It seems reasonably apparent that the Board of Prison Terms and Paroles assumed that it was compelled to impose the mandatory minimum sentence, since the information charged commission of the crime "with a 38 caliber revolver," and the written verdict of the jury indicated that the petitioner was "guilty as charged on both counts." (Italics ours.) The problem presented by this petition to review the Board's action is one of statutory interpretation. The pertinent statute, RCW 9.95.040, reads:
Within six months after the admission of a convicted person to the penitentiary, reformatory, or such other state penal institution as may hereafter be established, the board of prison terms and paroles shall fix the duration of his confinement. The term of imprisonment so fixed shall not exceed the maximum provided by law for the offense of which he was convicted or the maximum fixed by the court where the law does not provide for a maximum term.
The following limitations are placed on the board of prison terms and paroles with regard to fixing the duration of confinement in certain cases, notwithstanding any provisions of law specifying a lesser sentence, to wit:
(1) For a person not previously convicted of a felony but armed with a deadly weapon at the time of the commission of his offense, the duration of confinement shall not be fixed at less than five years.
(2) For a person previously convicted of a felony either in this state or elsewhere and who was armed with a deadly weapon at the time of the commission of his offense, the duration of confinement shall not be fixed at less than seven and one-half years.
The words "deadly weapon," as used in this section include, but are not limited to, any instrument known as a blackjack, sling shot, billy, sand club, sandbag, metal knuckles, any dirk, dagger, pistol, revolver, or any other firearm, any knife having a blade longer than three inches, any razor with an unguarded blade, and any metal pipe or bar used or intended to be used as a club, any explosive, and any weapon containing poisonous or injurious gas. (Italics ours.)
In State ex rel. Alldis v. Board of Prison Terms Paroles, 56 Wn.2d 412, 353 P.2d 412 (1960), we attributed to the Board a fact-finding investigatory power in order to give full effect to the provisions of RCW 9.95.040(1) which then read:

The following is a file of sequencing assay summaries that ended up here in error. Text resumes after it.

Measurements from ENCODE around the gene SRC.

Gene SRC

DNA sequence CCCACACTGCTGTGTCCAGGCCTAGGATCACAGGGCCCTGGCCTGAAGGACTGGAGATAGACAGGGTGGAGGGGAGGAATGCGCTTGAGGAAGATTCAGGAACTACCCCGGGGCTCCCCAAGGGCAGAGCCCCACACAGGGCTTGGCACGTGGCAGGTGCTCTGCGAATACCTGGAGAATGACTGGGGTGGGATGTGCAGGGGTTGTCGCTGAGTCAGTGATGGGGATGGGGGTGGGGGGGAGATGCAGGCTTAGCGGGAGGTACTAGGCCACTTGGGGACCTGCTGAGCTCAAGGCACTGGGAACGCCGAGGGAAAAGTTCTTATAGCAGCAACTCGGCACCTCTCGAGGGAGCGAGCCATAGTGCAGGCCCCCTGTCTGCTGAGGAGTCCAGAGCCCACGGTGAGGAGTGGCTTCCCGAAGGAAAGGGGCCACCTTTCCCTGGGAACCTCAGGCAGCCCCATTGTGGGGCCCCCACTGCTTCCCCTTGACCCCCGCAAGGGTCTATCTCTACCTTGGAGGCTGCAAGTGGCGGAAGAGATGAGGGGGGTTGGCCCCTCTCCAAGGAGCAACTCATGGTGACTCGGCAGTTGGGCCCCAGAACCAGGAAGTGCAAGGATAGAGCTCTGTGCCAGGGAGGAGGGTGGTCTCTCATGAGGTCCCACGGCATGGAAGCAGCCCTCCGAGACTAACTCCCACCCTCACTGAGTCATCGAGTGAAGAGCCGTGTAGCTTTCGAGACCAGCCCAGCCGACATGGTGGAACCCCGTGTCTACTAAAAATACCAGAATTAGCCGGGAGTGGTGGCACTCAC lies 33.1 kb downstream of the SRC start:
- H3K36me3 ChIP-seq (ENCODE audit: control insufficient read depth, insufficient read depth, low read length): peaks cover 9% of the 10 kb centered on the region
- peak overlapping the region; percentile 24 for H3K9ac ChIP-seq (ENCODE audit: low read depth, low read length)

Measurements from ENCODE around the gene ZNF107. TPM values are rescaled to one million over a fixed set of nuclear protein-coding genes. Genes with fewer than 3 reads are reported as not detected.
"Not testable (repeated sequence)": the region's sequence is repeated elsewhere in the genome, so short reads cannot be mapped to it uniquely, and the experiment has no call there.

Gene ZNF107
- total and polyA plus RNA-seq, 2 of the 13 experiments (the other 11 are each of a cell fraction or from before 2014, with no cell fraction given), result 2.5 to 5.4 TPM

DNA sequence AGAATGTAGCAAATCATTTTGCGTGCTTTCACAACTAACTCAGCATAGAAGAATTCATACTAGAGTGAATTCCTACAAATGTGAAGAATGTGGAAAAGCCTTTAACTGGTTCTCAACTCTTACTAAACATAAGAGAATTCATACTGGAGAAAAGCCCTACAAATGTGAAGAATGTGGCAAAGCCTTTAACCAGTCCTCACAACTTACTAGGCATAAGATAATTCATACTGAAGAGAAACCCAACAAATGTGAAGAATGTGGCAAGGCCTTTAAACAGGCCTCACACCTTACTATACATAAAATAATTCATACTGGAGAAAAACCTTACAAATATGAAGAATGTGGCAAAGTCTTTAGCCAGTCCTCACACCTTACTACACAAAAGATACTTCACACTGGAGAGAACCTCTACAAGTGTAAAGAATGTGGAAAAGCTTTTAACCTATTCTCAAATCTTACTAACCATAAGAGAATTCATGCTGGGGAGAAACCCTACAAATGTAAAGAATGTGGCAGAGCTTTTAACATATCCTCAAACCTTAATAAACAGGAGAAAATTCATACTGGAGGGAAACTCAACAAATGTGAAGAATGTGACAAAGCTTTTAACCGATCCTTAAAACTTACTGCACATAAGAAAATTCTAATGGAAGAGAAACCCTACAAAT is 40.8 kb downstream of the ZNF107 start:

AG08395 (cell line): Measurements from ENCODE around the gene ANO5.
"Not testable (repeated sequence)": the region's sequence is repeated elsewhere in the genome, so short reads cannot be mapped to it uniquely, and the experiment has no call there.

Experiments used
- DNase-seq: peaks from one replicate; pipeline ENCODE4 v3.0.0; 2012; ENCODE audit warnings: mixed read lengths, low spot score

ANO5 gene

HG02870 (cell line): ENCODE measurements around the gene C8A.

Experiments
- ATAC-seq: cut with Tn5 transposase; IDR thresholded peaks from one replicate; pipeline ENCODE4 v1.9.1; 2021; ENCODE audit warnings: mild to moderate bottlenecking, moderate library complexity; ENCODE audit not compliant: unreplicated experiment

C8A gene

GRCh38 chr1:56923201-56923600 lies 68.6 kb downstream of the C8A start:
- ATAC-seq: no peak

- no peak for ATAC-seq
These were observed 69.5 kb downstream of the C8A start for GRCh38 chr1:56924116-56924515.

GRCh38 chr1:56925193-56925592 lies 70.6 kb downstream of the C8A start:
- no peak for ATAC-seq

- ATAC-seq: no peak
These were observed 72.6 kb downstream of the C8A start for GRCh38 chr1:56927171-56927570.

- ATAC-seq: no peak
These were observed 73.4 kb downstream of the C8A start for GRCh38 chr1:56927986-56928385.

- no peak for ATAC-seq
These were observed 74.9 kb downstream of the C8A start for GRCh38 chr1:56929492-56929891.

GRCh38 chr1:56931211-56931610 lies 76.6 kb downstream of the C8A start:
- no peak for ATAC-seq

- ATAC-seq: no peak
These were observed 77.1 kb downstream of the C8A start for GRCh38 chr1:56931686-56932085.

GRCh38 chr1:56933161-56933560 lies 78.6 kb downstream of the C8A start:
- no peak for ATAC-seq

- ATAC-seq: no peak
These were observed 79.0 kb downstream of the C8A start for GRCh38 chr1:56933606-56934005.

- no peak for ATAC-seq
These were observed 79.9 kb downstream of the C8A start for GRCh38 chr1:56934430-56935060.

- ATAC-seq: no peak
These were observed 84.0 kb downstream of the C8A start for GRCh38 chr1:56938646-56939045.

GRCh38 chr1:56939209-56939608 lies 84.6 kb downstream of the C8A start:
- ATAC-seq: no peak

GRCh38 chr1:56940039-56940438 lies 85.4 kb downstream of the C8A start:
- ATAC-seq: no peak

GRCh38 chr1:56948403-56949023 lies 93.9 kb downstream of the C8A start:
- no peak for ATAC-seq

(1) For a person not previously convicted of a felony but armed with a deadly weapon either at the time of the commission of his offense, or a concealed deadly weapon at the time of his arrest, the duration of confinement shall not be fixed at less than five years. (Italics ours.)
The above italicized provisions would have been nugatory unless the Board was empowered to make its own investigation of the facts, since as a practical matter the information, verdict and judgment often would not reflect the fact that the convicted offender was armed with a deadly weapon unless that fact was an element of the crime charged. It is certainly highly probable that the record before the Board would not reflect the presence of a concealed weapon at the time of arrest.
By chapter 138 of the Laws of 1961 the legislature amended the pertinent portion of RCW 9.95.040 to read:
(1) For a person not previously convicted of a felony but armed with a deadly weapon at the time of the commission of his offense, the duration of confinement shall not be fixed at less than five years.
Consequently, the presence of a concealed weapon at the time of arrest is no longer a basis for imposition of a mandatory minimum sentence. Thus, while our decision in Alldis was appropriate at the time, a substantial part of our reasoning therein is no longer pertinent with respect to the scope, if any, of the Board's power to make independent findings of fact.
In addition, chapter 138, Laws of 1961, contains the following provision which is now codified as RCW 9.95.015:
Finding of fact or special verdict establishing defendant armed with deadly weapon. In every criminal case wherein conviction would require the board of prison terms and paroles to determine the duration of confinement and wherein there has been an allegation and evidence establishing that the accused was armed with a deadly weapon at the time of the commission of the crime, the court shall make a finding of fact of whether or not the accused was armed with a deadly weapon, as defined by RCW 9.95.040, at the time of the commission of the crime, or if a jury trial is had, the jury shall, if it find the defendant guilty, also find a special verdict as to whether or not the defendant was armed with a deadly weapon, as defined in RCW 9.95.040, at the time of the commission of the crime. Read literally, this statutory provision is susceptible of one or the other of two divergent interpretations. Either (1) it provides an exclusive formula or procedure for determining whether a deadly weapon was used; namely, by either a specific finding of the court or by special jury verdict; or, (2) it provides a further aid to the Parole Board in this respect, and is simply a gloss upon or an addition to the powers attributed to the Board in Alldis, supra. Thus, by resorting solely to the words utilized in RCW 9.95.015, the meaning of the statute is dubious and unclear, and "ambiguity" is the crucial characterization. This, of course, encourages and permits resort to extrinsic aids — i.e., the legislative history of RCW 9.95.015 — in order to properly interpret and apply its provisions. State ex rel. Public Util. Dist. No. 1 of Skagit Cy. v. Wylie, 28 Wn.2d 113, 182 P.2d 706 (1947); Scouten v. City of Whatcom, 33 Wn. 273, 74 P. 389 (1903).